Snapshot - Economics
Germany returns to growth
Domestic demand remains solid as the international outlook darkens.
Unstructured Learning Time
- Germany’s economy grew by 0.4% in Q1, after zero growth in Q4 2018
- Temporary disruptions, including changes to car emissions tests, have largely abated
- Trade wars remain a major risk given Germany’s status as one of the world’s biggest exporters
The German economy rebounded in the first quarter of the year thanks to higher household spending and construction activity. According to the flash estimate released by Destatis, real GDP grew by 0.4% quarter on quarter, an increase from no growth in the fourth quarter of 2018, and -0.2% in the previous third quarter.
Germany’s economy has been buffeted by a number of headwinds in recent quarter. Changes to car emission testing following the Volkswagen scandal led to a Europe-wide backlog of testing and supply of new passenger vehicles.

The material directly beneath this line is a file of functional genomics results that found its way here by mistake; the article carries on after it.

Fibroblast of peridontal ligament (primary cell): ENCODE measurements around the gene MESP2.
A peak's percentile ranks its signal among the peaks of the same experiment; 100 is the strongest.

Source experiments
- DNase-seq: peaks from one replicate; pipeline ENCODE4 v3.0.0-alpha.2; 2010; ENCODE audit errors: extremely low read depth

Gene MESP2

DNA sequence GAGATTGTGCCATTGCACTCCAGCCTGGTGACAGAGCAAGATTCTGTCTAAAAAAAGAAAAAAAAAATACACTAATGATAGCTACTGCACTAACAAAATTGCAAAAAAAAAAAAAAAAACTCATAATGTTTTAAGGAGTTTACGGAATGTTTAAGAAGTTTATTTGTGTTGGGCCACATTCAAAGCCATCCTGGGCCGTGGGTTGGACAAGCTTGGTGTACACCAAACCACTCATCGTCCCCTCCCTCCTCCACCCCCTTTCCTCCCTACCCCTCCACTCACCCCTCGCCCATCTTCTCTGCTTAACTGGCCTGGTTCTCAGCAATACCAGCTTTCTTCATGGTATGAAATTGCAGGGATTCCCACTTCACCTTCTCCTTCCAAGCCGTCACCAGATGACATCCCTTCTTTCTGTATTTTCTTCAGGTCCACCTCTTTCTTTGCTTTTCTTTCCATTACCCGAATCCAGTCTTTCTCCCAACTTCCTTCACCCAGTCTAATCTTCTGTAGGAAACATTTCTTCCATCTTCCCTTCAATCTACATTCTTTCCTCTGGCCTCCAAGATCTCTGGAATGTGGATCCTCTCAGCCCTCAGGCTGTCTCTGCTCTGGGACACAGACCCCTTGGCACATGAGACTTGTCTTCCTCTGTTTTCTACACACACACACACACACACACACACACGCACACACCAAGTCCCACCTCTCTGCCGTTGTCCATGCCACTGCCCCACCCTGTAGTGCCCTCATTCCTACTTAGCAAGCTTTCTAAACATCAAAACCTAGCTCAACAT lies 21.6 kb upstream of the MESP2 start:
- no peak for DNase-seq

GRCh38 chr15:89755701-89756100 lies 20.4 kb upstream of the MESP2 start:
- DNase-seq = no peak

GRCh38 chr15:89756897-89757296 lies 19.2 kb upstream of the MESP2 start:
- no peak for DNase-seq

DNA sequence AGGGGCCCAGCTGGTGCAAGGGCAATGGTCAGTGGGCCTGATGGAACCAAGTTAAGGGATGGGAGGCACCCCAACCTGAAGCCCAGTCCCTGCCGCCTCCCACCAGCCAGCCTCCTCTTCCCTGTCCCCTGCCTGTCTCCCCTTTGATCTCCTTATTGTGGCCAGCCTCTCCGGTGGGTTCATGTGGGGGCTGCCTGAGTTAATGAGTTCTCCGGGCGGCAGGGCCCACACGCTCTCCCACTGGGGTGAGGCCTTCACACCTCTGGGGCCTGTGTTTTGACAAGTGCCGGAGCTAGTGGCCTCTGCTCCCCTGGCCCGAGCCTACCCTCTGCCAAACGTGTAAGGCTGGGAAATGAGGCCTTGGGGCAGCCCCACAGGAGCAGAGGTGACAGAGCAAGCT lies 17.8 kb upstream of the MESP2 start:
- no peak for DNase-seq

In addition, a drought in Northern Europe caused the water level of the river Rhine to fall to the point where cargo could not be shipped in or out of key manufacturing hubs. These temporary disruptions have almost abated, enabling activity to rebound to more normal levels.
Looking ahead, while the domestic demand situation has stabilised, the outlook for external demand is darkening. The escalating trade war between the US and China is likely to continue to have hurt international trade and demand for German exports. Both exports and imports are reported to have risen in the first quarter, but the net position appears to have been neutral.
Should the US administration follow through on its threat of tariffs on EU car exports, then a full transatlantic trade war will ensue, generating a major downside risk for Germany as one of the biggest exporters in the world. Our forecast assumes the US will not go that far, but at the same time, we do not expect any meaningful rebound in external demand in the near future.